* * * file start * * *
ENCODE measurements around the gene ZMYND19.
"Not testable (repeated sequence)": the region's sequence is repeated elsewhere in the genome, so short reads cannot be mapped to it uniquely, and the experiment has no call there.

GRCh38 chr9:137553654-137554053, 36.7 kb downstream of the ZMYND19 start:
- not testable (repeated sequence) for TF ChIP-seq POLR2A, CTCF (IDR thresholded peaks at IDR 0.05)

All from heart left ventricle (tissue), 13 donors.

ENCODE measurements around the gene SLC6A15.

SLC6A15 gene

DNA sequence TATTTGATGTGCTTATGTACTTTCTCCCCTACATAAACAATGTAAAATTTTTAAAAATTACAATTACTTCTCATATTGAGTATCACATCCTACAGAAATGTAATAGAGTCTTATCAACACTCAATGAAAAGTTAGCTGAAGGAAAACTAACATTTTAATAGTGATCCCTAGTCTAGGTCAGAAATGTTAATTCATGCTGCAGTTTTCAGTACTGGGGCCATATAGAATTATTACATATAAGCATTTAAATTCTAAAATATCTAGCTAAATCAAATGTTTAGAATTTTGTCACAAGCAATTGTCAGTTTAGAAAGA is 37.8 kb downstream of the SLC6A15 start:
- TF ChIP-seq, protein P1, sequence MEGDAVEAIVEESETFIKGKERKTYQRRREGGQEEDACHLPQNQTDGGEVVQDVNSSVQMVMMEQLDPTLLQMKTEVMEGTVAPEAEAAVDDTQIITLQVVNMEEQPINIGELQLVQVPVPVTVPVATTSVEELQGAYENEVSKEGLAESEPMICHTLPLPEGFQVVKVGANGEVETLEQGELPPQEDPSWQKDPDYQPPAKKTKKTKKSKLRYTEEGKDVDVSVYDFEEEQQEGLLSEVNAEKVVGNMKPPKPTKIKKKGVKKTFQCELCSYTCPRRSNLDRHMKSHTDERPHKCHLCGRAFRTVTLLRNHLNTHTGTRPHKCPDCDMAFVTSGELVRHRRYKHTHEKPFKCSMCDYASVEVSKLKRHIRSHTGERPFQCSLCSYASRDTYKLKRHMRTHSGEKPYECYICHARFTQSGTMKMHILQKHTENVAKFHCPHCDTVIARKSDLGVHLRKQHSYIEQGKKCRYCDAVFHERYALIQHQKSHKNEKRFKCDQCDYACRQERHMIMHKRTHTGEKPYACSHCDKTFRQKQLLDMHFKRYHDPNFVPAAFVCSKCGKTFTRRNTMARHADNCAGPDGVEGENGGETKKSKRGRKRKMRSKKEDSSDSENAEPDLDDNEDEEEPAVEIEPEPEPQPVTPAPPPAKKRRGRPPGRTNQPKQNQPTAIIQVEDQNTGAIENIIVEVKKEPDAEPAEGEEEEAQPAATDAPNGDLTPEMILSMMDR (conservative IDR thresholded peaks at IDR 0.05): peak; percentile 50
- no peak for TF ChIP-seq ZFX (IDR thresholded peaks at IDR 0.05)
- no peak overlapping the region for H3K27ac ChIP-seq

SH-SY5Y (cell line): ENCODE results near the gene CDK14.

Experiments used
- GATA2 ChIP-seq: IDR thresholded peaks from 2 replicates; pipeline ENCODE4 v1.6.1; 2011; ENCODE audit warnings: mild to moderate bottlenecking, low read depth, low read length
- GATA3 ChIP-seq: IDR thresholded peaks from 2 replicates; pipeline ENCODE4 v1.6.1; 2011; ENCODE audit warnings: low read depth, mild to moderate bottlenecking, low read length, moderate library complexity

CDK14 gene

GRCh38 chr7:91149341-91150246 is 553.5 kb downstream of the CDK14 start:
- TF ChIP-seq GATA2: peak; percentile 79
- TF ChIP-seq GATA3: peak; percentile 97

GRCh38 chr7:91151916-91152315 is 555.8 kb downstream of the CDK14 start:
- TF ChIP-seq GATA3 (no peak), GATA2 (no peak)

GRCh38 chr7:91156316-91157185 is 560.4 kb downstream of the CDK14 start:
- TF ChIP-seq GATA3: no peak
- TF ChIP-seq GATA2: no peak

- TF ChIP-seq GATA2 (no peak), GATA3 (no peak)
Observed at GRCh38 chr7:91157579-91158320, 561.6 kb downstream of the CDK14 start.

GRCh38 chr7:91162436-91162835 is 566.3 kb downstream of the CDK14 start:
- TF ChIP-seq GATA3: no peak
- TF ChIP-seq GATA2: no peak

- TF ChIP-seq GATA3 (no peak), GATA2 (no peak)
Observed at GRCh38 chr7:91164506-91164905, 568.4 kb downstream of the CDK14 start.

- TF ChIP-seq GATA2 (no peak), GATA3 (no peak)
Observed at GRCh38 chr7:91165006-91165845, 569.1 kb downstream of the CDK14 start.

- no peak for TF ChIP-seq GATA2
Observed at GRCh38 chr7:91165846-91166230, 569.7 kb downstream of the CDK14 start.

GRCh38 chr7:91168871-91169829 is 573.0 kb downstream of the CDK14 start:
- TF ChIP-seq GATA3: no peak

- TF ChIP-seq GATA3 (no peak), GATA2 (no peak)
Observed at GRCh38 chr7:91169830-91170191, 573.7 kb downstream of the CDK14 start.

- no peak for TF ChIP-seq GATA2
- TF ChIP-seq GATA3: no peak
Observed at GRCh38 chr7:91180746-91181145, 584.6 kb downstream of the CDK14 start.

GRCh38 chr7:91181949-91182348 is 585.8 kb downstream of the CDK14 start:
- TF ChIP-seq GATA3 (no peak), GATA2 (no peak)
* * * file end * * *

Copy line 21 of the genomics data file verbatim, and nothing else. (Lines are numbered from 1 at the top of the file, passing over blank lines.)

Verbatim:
- TF ChIP-seq GATA3 (no peak), GATA2 (no peak)